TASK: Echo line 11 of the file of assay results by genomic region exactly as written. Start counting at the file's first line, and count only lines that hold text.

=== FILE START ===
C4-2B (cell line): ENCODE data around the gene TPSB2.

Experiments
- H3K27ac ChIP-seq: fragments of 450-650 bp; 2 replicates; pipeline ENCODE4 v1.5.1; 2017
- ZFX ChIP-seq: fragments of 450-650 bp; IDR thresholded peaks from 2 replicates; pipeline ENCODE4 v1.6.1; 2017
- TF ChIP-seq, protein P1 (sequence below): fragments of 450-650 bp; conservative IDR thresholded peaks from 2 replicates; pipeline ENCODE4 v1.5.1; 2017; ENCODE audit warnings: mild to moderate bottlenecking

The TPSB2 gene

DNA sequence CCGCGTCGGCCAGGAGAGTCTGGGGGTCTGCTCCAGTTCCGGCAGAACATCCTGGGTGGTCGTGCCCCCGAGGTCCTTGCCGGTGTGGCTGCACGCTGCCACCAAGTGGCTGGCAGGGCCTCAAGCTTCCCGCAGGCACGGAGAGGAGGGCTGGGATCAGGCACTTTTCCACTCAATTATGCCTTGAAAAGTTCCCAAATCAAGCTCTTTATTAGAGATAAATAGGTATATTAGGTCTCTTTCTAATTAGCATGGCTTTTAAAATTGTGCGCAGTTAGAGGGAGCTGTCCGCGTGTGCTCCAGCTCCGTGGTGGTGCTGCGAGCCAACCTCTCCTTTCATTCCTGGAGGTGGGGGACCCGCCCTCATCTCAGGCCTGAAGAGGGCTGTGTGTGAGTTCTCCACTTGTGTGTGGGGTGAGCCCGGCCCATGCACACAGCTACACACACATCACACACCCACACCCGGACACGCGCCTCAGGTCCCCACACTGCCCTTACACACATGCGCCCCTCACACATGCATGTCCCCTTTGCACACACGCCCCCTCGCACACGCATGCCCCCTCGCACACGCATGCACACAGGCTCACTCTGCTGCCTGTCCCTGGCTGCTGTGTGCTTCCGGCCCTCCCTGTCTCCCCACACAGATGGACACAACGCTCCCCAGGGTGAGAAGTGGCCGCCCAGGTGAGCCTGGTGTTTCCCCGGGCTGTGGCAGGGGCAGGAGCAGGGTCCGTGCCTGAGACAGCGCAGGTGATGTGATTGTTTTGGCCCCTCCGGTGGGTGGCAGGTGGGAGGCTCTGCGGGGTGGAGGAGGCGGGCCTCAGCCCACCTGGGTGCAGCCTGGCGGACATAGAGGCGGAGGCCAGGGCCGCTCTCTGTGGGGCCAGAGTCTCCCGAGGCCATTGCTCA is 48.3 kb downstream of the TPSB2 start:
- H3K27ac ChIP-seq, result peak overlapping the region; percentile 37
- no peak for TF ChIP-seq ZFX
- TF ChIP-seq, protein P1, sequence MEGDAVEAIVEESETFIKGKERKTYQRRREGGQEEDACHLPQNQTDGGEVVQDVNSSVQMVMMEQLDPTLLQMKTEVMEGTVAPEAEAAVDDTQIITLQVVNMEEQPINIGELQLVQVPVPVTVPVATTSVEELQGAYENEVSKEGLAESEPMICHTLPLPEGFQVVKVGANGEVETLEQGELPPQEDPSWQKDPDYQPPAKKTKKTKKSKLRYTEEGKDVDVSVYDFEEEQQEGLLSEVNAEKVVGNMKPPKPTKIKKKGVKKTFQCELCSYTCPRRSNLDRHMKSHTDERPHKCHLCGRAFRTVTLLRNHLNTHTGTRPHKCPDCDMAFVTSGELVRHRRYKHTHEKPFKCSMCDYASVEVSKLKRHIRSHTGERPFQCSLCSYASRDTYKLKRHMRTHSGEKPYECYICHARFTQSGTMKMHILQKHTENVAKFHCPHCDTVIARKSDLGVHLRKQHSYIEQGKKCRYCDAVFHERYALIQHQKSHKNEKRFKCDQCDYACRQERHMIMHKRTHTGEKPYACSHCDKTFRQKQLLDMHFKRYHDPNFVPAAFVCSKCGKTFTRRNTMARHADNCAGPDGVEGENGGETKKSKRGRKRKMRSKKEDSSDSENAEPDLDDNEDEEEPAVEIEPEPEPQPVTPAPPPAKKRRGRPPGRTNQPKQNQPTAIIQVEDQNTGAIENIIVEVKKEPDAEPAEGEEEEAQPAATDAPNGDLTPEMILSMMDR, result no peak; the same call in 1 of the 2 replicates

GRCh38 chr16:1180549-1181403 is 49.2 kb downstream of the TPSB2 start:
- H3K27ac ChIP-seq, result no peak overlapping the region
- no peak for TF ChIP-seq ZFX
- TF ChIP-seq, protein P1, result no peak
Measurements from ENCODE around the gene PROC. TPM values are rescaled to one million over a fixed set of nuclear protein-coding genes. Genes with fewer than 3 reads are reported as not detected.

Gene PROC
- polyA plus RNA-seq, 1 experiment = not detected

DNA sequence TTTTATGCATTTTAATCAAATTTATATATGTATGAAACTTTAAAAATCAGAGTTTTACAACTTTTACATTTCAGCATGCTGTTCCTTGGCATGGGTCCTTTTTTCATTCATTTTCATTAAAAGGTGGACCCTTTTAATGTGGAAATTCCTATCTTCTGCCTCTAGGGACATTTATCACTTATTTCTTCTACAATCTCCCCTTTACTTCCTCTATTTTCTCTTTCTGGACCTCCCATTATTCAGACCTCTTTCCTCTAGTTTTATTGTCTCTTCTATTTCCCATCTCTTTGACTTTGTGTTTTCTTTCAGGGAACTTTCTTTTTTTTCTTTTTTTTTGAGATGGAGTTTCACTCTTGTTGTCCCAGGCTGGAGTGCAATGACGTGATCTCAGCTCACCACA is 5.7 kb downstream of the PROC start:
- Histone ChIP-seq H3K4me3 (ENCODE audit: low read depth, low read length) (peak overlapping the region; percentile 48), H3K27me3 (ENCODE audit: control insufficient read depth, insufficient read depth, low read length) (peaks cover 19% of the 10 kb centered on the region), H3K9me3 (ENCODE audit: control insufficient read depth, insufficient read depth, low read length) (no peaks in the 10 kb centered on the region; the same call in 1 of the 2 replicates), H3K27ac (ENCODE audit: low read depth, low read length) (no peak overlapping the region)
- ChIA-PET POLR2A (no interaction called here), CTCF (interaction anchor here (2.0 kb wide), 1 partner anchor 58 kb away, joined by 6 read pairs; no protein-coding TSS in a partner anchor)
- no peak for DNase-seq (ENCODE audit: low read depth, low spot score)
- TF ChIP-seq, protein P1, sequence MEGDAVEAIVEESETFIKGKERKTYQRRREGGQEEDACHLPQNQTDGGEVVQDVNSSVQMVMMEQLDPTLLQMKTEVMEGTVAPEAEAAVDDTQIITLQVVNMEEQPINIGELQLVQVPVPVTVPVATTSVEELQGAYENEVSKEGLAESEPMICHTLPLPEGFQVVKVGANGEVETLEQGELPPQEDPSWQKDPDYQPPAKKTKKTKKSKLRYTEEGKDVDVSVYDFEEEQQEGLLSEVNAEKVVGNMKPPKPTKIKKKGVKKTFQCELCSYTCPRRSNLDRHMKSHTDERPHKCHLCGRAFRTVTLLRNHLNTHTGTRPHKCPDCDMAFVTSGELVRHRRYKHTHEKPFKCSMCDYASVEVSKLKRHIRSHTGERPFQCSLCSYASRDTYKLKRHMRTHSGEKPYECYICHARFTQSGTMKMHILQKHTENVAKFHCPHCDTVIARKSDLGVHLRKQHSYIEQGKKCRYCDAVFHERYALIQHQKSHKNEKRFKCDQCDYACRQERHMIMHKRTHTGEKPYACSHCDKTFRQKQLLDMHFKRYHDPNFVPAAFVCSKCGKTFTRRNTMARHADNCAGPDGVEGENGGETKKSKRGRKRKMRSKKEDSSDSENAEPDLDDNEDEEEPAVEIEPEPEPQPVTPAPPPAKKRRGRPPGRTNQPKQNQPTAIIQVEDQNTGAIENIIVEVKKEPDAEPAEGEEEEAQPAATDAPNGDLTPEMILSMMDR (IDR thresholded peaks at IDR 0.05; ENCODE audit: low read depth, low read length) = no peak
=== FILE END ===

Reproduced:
GRCh38 chr16:1180549-1181403 is 49.2 kb downstream of the TPSB2 start: